But do not ignore this one fact, beloved, that with the Lord one day is like a thousand years, and a thousand years are like one day. The Lord is not slow about his promise, as some think of slowness, but is patient with you, not wanting any to perish, but all to come to repentance. But the day of the Lord will come like a thief, and then the heavens will pass away with a loud noise, and the elements will be dissolved with fire, and the earth and everything that is done on it will be disclosed. - 2 Peter 3:8-10
Advent is the beginning of the end of all in us that is not yet Christ. - Thomas MertonSo it begins. Our journey through the Christian calendar, with time now tuned to God's action for the creation so beloved God in Christ came down to live God's love with us and for us, begins not only the period where we wait for the birth of the Christ-child. We also are called to wait and watch because the work begun with Christ so long ago continues; the end of the story is yet to come, and each moment is full of the promise of God's recreation.
As we recall the birth of the promised Messiah, we also long for the final completion of God's Divine work in Christ through the Spirit. We look back, of course; what else is the time before Christmas but one long season of nostalgia? We share stories of Christmas's past, of get-togethers and presents and parties. We remember what it was to be a child on Christmas morning, the overflowing stockings, the presents stacked underneath the tree, sometimes spilling out in to the room. While nostalgia has been called the antithesis of real memory, it does serve us by reminding us that this is a time apart, a day removed from other days.
Yet, to be truly faithful, we should also hear the call to look ahead. We need to remember that God's promise made human in Christ is not yet complete. We are, all of us, a work in progress. Advent, a time of waiting and preparation for something to come, should not just be about parties and decorating and recalling years past; just as we look forward to the celebration of the birth of the Christ child, we should also be looking forward to that moment when Christ comes to call all creation by name, remaking what was in to what it all can be in and through the Spirit, in the name of the Son to the glory of the Father. No apocalyptic bloodlust, no chiliastic destruction of the sinful and godless, the promised return of Christ is nothing more or less than the promise to complete what has already begun in and through Christ for all creation: to make of it what God has always intended, to live and be for the Glory of God.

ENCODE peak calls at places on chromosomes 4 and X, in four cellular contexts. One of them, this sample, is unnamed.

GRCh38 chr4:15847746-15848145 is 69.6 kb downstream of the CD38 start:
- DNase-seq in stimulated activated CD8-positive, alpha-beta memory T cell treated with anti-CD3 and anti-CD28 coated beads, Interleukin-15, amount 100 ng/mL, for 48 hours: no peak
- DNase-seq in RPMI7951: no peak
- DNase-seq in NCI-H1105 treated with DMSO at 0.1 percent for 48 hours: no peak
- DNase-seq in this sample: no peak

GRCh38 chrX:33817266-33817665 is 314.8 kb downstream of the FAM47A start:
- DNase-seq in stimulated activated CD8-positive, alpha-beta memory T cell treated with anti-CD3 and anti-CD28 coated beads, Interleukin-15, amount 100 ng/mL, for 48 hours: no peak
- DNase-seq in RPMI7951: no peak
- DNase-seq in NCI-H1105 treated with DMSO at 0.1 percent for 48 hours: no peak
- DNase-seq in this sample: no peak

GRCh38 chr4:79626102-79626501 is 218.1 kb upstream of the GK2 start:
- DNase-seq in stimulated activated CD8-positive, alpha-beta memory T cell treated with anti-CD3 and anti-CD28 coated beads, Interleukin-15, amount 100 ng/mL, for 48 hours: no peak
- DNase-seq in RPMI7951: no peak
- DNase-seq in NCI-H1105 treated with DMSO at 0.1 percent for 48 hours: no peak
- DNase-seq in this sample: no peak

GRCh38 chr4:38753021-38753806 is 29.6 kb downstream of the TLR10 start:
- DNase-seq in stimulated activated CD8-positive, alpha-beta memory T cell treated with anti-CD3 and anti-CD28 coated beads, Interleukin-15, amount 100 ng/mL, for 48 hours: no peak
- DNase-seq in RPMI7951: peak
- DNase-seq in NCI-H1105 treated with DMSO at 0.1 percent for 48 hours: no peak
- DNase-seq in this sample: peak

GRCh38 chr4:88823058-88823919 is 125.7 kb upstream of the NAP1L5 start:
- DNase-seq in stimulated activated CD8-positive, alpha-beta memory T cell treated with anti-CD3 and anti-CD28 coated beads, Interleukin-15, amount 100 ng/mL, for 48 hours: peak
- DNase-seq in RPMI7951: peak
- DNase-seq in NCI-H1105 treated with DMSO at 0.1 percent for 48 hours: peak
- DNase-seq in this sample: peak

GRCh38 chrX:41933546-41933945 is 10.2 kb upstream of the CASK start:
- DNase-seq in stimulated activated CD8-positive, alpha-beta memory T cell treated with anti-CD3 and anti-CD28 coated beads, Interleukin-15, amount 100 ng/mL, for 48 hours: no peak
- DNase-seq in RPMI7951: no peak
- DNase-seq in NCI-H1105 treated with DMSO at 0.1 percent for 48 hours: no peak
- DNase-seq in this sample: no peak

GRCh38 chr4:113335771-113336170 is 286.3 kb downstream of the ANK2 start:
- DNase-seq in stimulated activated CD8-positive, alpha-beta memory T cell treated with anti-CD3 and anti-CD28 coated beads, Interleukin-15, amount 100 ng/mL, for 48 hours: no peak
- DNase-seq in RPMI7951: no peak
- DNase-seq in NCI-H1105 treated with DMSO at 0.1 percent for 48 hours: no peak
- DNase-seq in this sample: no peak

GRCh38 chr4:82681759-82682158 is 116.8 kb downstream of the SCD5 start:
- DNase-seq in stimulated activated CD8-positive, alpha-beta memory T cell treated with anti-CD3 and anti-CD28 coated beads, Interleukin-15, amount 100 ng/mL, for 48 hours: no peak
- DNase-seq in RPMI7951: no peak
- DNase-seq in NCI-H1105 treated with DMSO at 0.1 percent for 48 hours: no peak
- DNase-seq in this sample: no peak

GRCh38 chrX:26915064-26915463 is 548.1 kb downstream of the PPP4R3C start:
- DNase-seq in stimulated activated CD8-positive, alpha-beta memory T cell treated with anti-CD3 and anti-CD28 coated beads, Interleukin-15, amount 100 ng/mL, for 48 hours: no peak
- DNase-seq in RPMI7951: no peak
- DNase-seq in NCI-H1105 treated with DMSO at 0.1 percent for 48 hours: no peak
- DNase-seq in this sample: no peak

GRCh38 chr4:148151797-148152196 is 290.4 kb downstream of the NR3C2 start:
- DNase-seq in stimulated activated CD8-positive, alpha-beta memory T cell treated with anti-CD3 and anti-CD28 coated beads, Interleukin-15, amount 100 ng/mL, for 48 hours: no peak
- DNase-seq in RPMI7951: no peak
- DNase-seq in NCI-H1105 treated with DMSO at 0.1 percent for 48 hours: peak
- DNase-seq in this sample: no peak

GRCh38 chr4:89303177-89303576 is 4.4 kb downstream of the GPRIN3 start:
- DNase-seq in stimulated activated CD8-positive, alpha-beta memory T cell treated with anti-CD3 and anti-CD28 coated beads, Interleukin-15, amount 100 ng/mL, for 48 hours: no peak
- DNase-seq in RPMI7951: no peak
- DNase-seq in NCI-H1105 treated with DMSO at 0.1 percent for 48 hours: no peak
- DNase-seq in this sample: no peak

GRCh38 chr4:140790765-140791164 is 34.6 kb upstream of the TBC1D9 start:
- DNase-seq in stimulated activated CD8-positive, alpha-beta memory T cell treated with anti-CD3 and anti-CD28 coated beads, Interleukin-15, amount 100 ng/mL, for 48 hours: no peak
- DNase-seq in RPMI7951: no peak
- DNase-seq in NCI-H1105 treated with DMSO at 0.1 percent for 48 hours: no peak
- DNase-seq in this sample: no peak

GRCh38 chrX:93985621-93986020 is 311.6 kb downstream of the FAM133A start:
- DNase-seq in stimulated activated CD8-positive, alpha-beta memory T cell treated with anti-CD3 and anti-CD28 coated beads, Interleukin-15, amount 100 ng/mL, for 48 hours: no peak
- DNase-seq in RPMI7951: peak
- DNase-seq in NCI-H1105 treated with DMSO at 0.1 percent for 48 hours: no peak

To be honest, however, we should not ignore than this is not some sweet feeling of peace; Scripture is filled with the words of Jesus promising a refining by fire. To rid our lives, to rid all creation, of the sin that keeps us from full participation in the life of God in Christ through the Spirit is a painful process of death. We die to our own needs and wants. We die to the siren song of the delights of the flesh. We die to the seductive whispers of the promise of power and all the glories that can come through it. We are called even to sever those ties most dear to us: our families and friends, our spouses and children. These, like all the rest, are temptations, empty promises of security in a world filled with unrest. Let me be clear: the family, like the state, like work, like friendship, even the comforts of routine, can be a trap, a way to rest in peace as the world around us burns. When God in Christ calls us, we are called to leave behind even those most dear to us. As the world is made new around us, as we hear Christ beckoning us to join in the work of bringing that new creation more fully to life, every thing in our lives is the price we must pay. The pain we endure when we answer with joy the call of Christ in our lives can be devastating.
This First Sunday of Advent, as we begin, again, to wait and watch, to hear the words of St. Peter in Scripture reminding us that God is patient yet persistent, we should also hear the words of St. Peter that say all things shall pass away. All things. God in Christ is calling us even now to live this out, and the price we pay, our own lives, is far higher than we can imagine. As Thomas Merton reminds us, Advent is a call to begin ridding ourselves of those parts of us that have not yet been brought under the reign of Christ in our lives. The world remade, the new creation, the promise of fellowship, these are possible in the New Heaven and New Earth that God in Christ through the Spirit is, even now, preparing for all that is. It is, alas, not yet. Hearing the Advent words "wait" and "watch" are not only liturgical calls to prayer; they are calls to renew our vigilant work, bringing the Kingdom of God here and now, thinning the wall between our sinful time and God's promised New Creation. This call demands we set all to one side.
Are we ready?